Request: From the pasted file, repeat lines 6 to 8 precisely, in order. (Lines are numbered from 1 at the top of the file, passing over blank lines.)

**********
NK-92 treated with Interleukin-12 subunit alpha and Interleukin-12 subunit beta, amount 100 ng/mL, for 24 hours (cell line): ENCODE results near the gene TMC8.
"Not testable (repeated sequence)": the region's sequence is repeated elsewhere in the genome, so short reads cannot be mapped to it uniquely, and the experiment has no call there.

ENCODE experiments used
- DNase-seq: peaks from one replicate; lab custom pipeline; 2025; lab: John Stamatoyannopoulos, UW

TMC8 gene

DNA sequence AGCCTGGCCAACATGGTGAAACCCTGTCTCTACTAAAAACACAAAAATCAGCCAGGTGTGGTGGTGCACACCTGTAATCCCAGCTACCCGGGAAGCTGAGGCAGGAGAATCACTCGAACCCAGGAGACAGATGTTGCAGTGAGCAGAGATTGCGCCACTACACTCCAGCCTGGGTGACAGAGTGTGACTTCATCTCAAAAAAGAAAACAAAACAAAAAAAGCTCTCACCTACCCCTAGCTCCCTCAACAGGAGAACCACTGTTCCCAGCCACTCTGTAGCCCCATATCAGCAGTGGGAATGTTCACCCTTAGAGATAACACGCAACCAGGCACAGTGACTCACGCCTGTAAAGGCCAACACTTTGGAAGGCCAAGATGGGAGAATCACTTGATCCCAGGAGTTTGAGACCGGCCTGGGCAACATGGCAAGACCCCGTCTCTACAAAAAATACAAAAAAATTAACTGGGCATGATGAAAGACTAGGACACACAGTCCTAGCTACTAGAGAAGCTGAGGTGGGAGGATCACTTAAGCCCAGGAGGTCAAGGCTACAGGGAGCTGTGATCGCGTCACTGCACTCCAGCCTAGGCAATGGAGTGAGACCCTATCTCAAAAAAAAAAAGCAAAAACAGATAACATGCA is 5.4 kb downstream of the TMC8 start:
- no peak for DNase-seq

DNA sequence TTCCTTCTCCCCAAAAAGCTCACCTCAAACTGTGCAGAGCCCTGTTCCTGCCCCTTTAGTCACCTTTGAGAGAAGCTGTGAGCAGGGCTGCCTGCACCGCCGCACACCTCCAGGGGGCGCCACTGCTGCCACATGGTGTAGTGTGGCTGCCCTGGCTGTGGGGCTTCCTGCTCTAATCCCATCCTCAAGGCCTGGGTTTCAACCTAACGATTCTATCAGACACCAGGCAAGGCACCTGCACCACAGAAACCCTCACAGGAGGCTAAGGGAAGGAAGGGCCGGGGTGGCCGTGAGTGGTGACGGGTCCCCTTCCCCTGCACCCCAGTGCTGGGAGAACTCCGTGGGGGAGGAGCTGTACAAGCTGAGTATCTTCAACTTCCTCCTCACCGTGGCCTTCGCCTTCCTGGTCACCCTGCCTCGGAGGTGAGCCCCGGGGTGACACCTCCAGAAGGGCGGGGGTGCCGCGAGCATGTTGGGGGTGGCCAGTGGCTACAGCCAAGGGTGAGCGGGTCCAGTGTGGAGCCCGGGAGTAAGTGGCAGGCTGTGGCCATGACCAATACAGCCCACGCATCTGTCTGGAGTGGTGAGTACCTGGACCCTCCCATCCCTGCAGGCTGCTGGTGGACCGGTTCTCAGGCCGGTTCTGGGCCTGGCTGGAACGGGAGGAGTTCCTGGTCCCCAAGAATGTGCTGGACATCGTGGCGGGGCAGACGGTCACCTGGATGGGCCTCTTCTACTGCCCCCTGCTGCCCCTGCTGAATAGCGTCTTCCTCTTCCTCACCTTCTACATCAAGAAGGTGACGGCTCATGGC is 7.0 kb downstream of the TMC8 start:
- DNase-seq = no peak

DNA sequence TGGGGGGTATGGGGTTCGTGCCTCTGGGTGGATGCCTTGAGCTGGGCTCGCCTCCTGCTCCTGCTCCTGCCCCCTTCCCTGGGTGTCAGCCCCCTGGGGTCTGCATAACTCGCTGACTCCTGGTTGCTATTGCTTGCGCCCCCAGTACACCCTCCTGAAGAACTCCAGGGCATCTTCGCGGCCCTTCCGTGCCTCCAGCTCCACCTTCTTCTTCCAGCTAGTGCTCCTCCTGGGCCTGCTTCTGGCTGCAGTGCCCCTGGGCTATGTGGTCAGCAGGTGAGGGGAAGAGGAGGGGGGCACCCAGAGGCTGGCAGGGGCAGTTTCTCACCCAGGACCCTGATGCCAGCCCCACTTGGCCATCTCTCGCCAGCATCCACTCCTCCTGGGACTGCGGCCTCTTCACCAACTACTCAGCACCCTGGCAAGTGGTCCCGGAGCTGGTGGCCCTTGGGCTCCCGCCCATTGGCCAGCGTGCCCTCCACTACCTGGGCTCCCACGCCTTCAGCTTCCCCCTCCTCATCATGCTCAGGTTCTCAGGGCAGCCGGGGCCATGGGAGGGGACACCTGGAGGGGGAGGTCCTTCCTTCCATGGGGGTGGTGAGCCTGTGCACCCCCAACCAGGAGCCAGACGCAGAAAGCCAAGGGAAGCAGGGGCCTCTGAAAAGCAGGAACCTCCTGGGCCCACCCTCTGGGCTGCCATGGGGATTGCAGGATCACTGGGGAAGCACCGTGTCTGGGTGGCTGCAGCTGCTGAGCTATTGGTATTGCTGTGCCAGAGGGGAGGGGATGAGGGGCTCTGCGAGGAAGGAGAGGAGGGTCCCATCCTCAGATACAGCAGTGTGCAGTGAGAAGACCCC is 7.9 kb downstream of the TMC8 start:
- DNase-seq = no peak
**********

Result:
DNA sequence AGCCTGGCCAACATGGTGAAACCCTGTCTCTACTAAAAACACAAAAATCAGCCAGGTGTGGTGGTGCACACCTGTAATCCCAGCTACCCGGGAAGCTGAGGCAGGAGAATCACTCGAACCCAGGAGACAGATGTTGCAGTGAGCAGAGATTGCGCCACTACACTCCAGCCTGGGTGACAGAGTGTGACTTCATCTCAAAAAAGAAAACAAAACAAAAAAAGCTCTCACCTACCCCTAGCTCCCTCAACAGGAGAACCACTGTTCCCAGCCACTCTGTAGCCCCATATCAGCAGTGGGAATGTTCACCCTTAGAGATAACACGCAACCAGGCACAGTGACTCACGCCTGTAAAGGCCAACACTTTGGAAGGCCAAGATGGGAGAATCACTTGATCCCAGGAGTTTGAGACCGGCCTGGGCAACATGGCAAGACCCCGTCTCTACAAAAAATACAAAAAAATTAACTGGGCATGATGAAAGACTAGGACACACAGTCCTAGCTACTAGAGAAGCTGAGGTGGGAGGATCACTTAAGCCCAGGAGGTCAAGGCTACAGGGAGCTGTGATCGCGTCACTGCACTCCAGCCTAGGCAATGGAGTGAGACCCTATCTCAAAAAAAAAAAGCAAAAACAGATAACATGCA is 5.4 kb downstream of the TMC8 start:
- no peak for DNase-seq

DNA sequence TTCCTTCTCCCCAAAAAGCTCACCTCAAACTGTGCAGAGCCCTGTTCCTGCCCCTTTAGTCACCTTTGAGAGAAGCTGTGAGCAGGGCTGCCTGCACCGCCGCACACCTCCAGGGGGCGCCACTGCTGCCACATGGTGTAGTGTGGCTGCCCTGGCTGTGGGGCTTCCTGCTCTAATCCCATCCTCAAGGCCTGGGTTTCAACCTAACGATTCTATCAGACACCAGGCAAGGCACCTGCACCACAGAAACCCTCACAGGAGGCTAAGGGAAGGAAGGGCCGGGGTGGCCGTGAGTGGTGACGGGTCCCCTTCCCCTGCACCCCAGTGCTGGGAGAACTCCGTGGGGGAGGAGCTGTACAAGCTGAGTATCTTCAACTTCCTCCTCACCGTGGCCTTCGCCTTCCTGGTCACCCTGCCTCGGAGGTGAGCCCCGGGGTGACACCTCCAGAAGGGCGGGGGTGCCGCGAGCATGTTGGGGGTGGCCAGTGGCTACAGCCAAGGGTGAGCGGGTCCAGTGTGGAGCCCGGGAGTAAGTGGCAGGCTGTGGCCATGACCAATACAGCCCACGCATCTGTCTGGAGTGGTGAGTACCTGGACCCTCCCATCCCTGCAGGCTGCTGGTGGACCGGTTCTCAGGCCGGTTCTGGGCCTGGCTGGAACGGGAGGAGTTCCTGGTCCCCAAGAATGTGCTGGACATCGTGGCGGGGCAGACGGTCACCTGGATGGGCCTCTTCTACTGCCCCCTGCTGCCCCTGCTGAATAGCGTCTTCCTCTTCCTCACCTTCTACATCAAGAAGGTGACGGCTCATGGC is 7.0 kb downstream of the TMC8 start: